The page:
Perry: Sunday morning. Time to pack the frocks away again. It can seem quite cruel going back to the toughty-roughty world of men after being in the company of some rather lovely ones. And I think it's painful that we do invest such a lot of emotion in often rather brief glimpses of [pauses reflectively] ...happiness.
In the next part of the documentary, Perry visits a motorcycle track day, and interviews some of the bikers. We will cover that in the next blog post.

But my final point is this one (touched on in my correspondence with Georgia from Broadblogs). It's not a question of why men wear frocks, but why women wear frocks? Quite a lot of women's clothing and accessories are impractical, uncomfortable, and amazingly expensive. Manicured nails are lovely, but some women have them so long they can't easily use a phone, or a keyboard, or open a car door. Women's clothing can, of course, be practical and comfortable as well as gorgeous, but quite a lot of it isn't. Why should this be? What's going on there?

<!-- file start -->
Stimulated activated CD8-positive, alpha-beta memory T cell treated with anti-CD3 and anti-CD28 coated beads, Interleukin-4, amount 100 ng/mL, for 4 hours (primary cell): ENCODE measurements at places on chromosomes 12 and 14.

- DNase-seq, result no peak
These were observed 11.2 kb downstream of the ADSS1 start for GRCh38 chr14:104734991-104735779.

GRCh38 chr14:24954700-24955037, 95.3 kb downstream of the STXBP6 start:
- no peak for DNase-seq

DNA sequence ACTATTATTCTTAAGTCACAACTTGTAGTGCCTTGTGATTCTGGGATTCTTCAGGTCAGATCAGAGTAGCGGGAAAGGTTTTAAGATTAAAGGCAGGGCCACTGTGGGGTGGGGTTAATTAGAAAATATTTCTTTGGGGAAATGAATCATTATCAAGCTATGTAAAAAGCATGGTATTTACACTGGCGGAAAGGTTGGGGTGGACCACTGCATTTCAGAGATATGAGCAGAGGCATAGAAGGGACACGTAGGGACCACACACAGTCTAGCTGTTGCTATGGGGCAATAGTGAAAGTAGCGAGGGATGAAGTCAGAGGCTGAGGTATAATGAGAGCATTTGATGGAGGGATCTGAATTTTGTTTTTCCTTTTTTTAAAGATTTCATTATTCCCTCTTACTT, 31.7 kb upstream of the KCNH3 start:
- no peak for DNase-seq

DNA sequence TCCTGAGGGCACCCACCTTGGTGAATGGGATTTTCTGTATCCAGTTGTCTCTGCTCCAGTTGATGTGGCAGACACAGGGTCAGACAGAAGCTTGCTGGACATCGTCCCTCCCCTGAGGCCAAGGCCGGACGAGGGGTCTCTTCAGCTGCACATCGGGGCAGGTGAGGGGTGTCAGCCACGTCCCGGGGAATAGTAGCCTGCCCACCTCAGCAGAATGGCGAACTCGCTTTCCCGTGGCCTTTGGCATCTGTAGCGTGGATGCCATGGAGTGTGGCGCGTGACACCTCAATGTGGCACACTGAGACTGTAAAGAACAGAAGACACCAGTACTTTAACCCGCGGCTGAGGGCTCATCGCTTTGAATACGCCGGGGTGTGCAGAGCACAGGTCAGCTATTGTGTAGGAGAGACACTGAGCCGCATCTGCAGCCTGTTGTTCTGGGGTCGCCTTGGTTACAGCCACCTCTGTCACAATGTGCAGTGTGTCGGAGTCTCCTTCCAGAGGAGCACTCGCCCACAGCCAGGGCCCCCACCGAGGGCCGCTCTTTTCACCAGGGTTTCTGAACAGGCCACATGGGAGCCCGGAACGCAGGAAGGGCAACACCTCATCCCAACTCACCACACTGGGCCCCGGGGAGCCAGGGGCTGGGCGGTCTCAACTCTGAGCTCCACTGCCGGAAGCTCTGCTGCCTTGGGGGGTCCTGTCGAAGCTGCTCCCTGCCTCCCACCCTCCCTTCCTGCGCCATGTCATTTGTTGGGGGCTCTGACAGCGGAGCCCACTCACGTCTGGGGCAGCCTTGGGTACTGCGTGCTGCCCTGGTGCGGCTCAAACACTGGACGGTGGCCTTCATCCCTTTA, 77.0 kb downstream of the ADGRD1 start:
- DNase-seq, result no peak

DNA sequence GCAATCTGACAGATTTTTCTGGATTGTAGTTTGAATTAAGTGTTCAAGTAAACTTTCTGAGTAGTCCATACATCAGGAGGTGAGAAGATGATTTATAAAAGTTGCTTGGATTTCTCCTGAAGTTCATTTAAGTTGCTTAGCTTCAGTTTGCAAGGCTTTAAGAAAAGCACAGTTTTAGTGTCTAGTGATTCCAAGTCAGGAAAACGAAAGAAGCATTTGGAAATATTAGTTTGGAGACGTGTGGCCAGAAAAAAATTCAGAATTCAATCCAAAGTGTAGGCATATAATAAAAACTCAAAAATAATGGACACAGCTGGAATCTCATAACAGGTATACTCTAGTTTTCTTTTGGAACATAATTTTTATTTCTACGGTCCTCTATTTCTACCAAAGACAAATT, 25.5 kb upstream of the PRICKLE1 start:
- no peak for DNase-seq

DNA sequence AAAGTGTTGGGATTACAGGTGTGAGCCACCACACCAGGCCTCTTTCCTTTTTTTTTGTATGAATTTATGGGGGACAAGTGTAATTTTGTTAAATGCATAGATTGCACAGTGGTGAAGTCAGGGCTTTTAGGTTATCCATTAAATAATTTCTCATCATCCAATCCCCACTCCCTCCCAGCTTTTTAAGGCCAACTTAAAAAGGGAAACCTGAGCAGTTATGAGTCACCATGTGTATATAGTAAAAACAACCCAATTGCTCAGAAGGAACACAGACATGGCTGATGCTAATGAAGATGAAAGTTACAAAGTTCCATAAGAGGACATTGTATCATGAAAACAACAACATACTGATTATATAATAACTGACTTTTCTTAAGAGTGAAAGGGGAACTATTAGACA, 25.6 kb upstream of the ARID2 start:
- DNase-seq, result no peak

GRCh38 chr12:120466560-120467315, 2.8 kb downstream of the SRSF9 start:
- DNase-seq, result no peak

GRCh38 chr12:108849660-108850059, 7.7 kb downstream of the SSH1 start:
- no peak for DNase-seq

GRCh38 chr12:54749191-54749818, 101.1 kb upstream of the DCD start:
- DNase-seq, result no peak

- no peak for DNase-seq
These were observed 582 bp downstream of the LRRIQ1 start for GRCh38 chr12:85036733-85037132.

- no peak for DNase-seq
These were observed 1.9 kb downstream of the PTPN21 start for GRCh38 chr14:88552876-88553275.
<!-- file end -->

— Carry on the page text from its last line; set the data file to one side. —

For the next in this series of posts, click here.

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The image of Grayson Perry from the Harmony Weekend 2009 was taken from Flickr here. The other person in the image is Jill Kaylee-Yvonne. The image of the white dress from the Harmony Weekend 2004 was taken from Flickr here, and belongs to Saralegs.

2 comments:

  1. I guess that your question "why women wear frocks?" is the key to the whole gender role mash-up of our societies. It is exactly what I found the point, and starting from the point of view of Grayson Perry, I used this question to look at those needs with care, love and understanding, in the hope of applying that to myself. I made a slight website in "the feminine construct" (along with facebook and instagram accounts to match) in order to get under the sensitive skin of my needs to be loved, adored, admired, cherished as an expression of feminity... Now, excuse me, as I plan to stroll around your blog, if you don't mind. Thanks for sharing.

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    1. Hi Gabriela. Thanks for posting your comments, and sorry for the late reply. Feel free to stroll, and to comment on anything you find interesting!